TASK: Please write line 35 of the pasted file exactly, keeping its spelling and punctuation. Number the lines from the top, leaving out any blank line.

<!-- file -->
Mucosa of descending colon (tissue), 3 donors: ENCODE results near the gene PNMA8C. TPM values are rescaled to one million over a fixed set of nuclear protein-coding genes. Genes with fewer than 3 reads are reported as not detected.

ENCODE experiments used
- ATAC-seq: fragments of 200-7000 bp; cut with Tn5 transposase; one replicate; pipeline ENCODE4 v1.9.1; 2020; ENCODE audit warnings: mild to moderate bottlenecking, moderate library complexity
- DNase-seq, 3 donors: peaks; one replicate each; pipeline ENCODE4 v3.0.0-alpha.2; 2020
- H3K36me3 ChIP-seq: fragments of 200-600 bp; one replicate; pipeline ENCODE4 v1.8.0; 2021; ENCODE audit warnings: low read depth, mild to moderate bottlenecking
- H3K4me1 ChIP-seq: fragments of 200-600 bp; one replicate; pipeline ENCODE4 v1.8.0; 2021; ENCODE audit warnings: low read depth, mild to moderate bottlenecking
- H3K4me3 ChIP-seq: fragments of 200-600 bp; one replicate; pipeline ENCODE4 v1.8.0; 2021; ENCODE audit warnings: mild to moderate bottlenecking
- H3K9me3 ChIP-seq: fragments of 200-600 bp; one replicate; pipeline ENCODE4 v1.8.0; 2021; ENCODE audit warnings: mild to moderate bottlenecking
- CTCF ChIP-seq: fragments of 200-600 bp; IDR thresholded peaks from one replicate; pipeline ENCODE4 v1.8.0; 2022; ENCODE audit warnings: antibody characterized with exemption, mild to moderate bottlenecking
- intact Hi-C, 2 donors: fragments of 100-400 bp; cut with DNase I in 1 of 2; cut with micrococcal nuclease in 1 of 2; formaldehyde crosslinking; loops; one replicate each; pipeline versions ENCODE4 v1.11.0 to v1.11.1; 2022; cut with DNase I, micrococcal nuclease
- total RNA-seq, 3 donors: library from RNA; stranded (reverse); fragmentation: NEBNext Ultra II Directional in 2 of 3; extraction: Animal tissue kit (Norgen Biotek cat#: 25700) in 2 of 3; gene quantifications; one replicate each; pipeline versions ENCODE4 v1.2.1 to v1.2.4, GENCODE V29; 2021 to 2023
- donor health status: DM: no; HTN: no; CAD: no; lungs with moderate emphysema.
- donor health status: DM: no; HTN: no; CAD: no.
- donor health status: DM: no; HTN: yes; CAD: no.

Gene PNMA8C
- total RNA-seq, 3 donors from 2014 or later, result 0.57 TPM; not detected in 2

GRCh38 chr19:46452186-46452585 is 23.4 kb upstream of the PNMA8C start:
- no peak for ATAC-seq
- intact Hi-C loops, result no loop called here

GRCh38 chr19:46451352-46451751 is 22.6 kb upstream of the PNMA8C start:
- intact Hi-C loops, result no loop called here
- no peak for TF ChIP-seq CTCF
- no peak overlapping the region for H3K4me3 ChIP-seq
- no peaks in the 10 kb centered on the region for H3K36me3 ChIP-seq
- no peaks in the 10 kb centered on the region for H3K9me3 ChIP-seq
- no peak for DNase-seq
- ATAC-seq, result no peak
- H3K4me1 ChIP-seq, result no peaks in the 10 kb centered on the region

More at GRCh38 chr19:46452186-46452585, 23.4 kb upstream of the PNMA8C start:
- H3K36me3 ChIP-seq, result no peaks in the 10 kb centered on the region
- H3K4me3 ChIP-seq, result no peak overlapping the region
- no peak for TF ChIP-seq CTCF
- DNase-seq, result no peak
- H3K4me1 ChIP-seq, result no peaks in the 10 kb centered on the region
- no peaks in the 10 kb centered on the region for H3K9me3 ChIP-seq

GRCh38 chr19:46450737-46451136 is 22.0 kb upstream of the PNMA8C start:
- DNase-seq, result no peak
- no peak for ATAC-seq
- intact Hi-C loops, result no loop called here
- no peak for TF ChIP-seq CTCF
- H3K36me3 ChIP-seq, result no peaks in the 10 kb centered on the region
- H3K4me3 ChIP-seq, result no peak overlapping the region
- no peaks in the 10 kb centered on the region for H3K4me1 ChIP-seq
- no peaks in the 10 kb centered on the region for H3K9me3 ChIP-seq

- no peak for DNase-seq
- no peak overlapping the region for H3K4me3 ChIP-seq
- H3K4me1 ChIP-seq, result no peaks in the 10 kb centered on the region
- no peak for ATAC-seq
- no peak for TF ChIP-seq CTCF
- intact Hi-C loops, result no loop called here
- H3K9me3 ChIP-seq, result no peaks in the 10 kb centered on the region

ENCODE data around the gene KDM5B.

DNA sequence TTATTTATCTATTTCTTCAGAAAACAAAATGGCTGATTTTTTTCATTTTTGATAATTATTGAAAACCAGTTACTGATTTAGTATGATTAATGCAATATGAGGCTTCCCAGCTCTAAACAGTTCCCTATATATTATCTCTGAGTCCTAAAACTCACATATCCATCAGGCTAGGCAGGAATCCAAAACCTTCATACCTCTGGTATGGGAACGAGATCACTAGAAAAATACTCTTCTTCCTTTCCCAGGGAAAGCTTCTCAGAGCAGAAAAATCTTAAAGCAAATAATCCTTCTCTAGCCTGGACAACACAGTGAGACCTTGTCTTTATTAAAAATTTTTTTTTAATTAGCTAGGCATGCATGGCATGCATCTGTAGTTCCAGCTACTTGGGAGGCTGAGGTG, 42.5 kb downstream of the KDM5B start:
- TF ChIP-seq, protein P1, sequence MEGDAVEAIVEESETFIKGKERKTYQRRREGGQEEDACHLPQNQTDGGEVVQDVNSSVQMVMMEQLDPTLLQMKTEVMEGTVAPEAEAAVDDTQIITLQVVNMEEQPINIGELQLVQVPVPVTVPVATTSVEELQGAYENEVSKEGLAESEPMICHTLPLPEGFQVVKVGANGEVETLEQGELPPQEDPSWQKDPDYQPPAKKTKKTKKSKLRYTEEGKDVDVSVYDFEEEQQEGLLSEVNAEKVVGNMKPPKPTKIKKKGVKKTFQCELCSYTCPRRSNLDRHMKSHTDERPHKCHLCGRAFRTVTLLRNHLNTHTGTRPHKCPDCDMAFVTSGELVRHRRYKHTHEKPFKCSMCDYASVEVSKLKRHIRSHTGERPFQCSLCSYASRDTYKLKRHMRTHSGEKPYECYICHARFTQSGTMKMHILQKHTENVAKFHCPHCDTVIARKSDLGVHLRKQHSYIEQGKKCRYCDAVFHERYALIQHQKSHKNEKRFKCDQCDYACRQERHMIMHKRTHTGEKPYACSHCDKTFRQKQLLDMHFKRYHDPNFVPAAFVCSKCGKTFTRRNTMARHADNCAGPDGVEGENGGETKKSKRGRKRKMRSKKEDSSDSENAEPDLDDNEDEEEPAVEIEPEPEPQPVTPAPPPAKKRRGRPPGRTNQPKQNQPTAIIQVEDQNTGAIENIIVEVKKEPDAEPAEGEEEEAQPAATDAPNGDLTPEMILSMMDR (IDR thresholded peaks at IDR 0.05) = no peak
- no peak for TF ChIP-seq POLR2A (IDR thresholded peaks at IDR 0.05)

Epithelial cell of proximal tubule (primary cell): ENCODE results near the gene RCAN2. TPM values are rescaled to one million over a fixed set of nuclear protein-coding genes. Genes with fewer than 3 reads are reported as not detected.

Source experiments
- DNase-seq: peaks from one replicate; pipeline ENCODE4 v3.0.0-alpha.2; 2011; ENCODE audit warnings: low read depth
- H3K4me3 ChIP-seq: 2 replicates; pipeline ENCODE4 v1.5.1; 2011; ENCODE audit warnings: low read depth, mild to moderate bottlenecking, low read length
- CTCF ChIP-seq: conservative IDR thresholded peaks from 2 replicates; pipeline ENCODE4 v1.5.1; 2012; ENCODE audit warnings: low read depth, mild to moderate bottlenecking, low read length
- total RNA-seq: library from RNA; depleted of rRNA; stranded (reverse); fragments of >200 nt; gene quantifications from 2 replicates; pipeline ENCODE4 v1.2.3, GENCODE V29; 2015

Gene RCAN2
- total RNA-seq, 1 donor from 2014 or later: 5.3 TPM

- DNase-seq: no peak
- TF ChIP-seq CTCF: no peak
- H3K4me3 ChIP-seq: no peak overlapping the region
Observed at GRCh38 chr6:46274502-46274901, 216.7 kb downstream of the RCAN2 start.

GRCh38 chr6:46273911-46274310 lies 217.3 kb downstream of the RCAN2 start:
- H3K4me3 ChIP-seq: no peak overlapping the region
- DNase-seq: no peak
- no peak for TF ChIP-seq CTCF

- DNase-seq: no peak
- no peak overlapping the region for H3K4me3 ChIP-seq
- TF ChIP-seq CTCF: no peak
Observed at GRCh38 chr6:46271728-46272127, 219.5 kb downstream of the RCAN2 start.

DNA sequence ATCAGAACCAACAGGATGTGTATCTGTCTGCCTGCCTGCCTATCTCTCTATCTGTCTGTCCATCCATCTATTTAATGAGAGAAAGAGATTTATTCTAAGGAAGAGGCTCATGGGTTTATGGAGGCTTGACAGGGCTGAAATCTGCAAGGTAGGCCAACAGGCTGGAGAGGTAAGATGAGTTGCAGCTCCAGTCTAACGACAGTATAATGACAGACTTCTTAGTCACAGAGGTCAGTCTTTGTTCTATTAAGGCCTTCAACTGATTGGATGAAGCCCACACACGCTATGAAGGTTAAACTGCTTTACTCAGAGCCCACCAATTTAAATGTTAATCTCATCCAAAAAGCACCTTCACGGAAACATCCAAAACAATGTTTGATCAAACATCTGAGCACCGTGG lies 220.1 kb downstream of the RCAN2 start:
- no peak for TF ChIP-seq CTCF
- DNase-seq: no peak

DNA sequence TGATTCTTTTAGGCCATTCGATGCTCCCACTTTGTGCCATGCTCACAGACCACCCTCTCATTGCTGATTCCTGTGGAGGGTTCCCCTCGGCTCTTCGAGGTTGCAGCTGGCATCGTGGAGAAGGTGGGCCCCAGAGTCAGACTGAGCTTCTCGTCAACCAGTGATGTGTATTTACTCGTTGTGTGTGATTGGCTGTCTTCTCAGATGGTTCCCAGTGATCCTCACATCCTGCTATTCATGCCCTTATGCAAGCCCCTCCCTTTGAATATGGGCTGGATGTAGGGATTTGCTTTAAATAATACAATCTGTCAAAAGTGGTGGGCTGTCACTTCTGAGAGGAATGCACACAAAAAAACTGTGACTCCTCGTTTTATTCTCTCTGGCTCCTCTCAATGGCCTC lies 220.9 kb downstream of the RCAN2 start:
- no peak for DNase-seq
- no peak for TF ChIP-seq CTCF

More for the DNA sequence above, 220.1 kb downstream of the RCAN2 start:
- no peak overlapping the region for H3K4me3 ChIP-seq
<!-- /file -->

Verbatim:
- no peaks in the 10 kb centered on the region for H3K9me3 ChIP-seq